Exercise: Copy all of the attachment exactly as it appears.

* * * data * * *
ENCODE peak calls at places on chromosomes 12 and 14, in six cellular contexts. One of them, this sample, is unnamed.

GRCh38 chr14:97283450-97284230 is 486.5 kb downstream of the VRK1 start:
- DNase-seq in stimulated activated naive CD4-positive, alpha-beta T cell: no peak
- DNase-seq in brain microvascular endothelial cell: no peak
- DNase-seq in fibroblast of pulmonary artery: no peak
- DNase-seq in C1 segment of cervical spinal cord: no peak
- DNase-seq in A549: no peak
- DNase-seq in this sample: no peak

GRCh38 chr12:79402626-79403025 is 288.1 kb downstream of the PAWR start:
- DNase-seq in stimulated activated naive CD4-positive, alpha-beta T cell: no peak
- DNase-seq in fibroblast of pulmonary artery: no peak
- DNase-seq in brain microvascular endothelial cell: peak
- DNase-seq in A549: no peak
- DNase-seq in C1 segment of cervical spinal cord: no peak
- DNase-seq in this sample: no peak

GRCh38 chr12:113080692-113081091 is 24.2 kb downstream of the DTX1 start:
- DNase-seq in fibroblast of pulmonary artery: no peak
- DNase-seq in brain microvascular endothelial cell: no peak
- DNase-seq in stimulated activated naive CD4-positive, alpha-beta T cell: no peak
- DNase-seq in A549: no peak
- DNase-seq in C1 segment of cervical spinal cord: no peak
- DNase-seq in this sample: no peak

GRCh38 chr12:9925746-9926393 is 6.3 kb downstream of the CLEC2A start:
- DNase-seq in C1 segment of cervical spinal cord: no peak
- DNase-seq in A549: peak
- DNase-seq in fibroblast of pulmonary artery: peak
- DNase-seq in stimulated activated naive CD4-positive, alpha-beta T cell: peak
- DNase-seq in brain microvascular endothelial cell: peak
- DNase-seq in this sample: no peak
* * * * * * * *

ENCODE peak calls at places on chromosomes 12 and 14, in six cellular contexts. One of them, this sample, is unnamed.

GRCh38 chr14:97283450-97284230 is 486.5 kb downstream of the VRK1 start:
- DNase-seq in stimulated activated naive CD4-positive, alpha-beta T cell: no peak
- DNase-seq in brain microvascular endothelial cell: no peak
- DNase-seq in fibroblast of pulmonary artery: no peak
- DNase-seq in C1 segment of cervical spinal cord: no peak
- DNase-seq in A549: no peak
- DNase-seq in this sample: no peak

GRCh38 chr12:79402626-79403025 is 288.1 kb downstream of the PAWR start:
- DNase-seq in stimulated activated naive CD4-positive, alpha-beta T cell: no peak
- DNase-seq in fibroblast of pulmonary artery: no peak
- DNase-seq in brain microvascular endothelial cell: peak
- DNase-seq in A549: no peak
- DNase-seq in C1 segment of cervical spinal cord: no peak
- DNase-seq in this sample: no peak

GRCh38 chr12:113080692-113081091 is 24.2 kb downstream of the DTX1 start:
- DNase-seq in fibroblast of pulmonary artery: no peak
- DNase-seq in brain microvascular endothelial cell: no peak
- DNase-seq in stimulated activated naive CD4-positive, alpha-beta T cell: no peak
- DNase-seq in A549: no peak
- DNase-seq in C1 segment of cervical spinal cord: no peak
- DNase-seq in this sample: no peak

GRCh38 chr12:9925746-9926393 is 6.3 kb downstream of the CLEC2A start:
- DNase-seq in C1 segment of cervical spinal cord: no peak
- DNase-seq in A549: peak
- DNase-seq in fibroblast of pulmonary artery: peak
- DNase-seq in stimulated activated naive CD4-positive, alpha-beta T cell: peak
- DNase-seq in brain microvascular endothelial cell: peak
- DNase-seq in this sample: no peak